Absolute Distance Killers for Older Golfers

By Todd Kolb
March 5, 2020

Can Older Golfers Still Pick Up Distance? Find Out Why Your Age is Killing Your Golf Game and How You Can Get Back in Control.

Older golfers know how it goes. There comes a point when adding more years to your life means adding more strokes to your scorecard. And yet, we all know that one golfer who only seems to get more distance as they get older. What’s that about? How do they do it?

It all comes down to clubhead speed. While age can certainly slow you down, some golfers know the tricks and techniques to work around their physical limitations. And if they can do it, you can do it.

I’m going to teach you

  • Why you keep losing distance as you get older
  • What you can do to work with the body you have now instead of fighting against it
  • A few key tips and drills for increasing speed in your golf swing even as you age

Put these ideas into practice, and you’ll start seeing shots you didn’t even think were possible at this phase of life.

Why You Lose Distance as You Age

Before we dive into the exercises and drills that will help you pick up clubhead speed, let’s clarify the problems we’re trying to fix. What are some common distance killers for older golfers?

First, a lot of senior golfers struggle with balance. Do you ever feel like you might fall over as you swing back and through? Even if you haven’t noticed it, you may still unknowingly struggle with balance. As you age, you feel less stable in your golf swing. And when the body feels less stable, it instinctually slows its motion. This results in a slower clubhead speed.

There’s also the aggravating truth that we all simply lose strength as we get older. Without the power of your youth, it’s hard to generate speed.

Finally, the aging process brings with it a gradual loss of flexibility. And stiff movements can severely limit your ability to build momentum in your swing motion.

You see, the golf swing is a sequence of smaller motions that work together to generate speed. An easy rotation in your hips supports good rotation in your upper body, which then allows your arms to get a longer swing.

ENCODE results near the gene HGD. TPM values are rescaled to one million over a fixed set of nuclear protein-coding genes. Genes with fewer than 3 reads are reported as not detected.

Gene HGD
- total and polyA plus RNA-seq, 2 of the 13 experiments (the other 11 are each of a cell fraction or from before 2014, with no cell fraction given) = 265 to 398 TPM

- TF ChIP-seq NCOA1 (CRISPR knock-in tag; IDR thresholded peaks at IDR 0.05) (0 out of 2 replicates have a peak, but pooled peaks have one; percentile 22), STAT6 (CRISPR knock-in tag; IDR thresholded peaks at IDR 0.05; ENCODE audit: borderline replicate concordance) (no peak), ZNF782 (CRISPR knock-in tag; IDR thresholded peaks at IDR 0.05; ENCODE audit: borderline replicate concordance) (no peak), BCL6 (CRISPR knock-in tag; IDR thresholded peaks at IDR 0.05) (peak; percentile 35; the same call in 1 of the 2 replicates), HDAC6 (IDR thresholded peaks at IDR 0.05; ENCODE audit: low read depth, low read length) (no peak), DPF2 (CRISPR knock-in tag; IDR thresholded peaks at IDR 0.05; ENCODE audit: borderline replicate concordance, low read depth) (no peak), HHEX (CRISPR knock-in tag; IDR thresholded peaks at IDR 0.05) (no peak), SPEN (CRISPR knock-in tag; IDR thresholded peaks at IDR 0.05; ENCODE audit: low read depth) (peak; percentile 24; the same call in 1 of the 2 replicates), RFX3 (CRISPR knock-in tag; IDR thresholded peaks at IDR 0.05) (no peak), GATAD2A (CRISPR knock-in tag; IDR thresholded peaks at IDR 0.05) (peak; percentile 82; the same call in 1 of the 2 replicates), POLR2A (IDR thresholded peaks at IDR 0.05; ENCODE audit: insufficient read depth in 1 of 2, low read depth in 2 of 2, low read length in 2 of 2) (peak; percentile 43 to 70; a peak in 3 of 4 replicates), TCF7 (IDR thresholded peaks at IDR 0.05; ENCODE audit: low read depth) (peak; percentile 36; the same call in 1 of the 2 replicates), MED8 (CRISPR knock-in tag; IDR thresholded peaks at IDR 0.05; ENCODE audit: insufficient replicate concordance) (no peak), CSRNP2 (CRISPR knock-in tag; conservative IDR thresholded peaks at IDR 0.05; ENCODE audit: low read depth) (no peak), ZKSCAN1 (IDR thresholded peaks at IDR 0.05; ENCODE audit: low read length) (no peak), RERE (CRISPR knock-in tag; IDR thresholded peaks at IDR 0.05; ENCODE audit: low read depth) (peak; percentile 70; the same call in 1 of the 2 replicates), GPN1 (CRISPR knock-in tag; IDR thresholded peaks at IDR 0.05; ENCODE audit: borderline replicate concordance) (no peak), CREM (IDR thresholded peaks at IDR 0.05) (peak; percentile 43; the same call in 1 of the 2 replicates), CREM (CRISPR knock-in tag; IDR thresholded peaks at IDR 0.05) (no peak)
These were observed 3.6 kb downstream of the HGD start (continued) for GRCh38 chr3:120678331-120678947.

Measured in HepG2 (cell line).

The result is speed. And when your range of motion decreases for any part of your swing, it holds back the entire sequence.

So that’s the bad news. Here’s the good news.

How to Stop Losing Distance

In a moment, I’ll share some great exercises that will help you actively increase your swing speed and driving distance. First, here are some extremely simple changes you can make today to work with your body instead of against it.

Try these simple adjustments and let us know if they helped your game.

Update Your Equipment

This is the easiest and most obvious tip I have for you. Older golfers and young golfers alike tend to look at their equipment first when it comes to improving their game. We’re all constantly on the lookout for that incredible new driver that’s going to help us increase distance and play better golf.

Even so, it’s easy to get used to an old routine and get attached to the gear that made a huge difference for our game fifteen years ago. Take a look at everything you use on the golf course, from your golf gloves to your six iron. When did you buy each item? If your driver is twenty years old, well . . . that’s a driver that was fitted for a golfer twenty years younger than you. It’s time to update.

To get the most out of your golf swing, you need equipment built for your swing speed, skill set, and age. Senior golfers benefit from a lighter golf club with a more flexible shaft. An upgrade like that immediate helps you generate more speed and pick up extra distance.

I’d also recommend using your hybrid more frequently. If you don’t have a hybrid in your bag, add one. Hybrids are way easier to hit than your 3-iron and 4-iron. You may even prefer a hybrid to your 5-iron.

Adjust Your Golf Setup

A few adjustments to your setup can also make a world of difference in your golf swing. There’s a lot working against you when you step up to the tee, from loss of mobility to loss of your fast twitch muscles. These quick changes help you find more stability and more motion in your body.

#1: Change the position of your feet.

If you typically take your golf setup with your toes pointed straight ahead, think about flaring them instead. Rotate each foot out about 25-30 degrees.

This simple move helps you get more rotation in the hips. Think about that sequence of motion. More rotation in the hips means more rotation in the chest. This allows the arms to travel farther, which allows the clubhead to travel farther, which means you get a longer swing. A longer swing means more speed, and we know more speed means more distance.

#2: Tilt your upper body when you use your driver.

As I’ve mentioned before, you want to hit up on the golf ball for those shots off the tee. That upward motion helps you decrease spin, increase launch, and get better distance.

To get the correct upper body tilt, start by bumping your lead hip towards the target. Then, tilt your shoulders away from the target. Your lead shoulder should be higher than your trail shoulder. Now you’re in a great position to hit up on the ball.

#3: Widen your stance at setup.

This helps address the balance issue that plagues many older golfers. When you don’t feel steady, you naturally protect yourself by moving slower. A wide golf stance provides a more stable base, so you can still make a powerful swing motion without fear of losing balance.

These simple changes help you limit the amount of speed and distance you lose due to age. Now, let’s talk about what you can do to actively increase speed . . . and become that older golfer who just keeps getting better with time.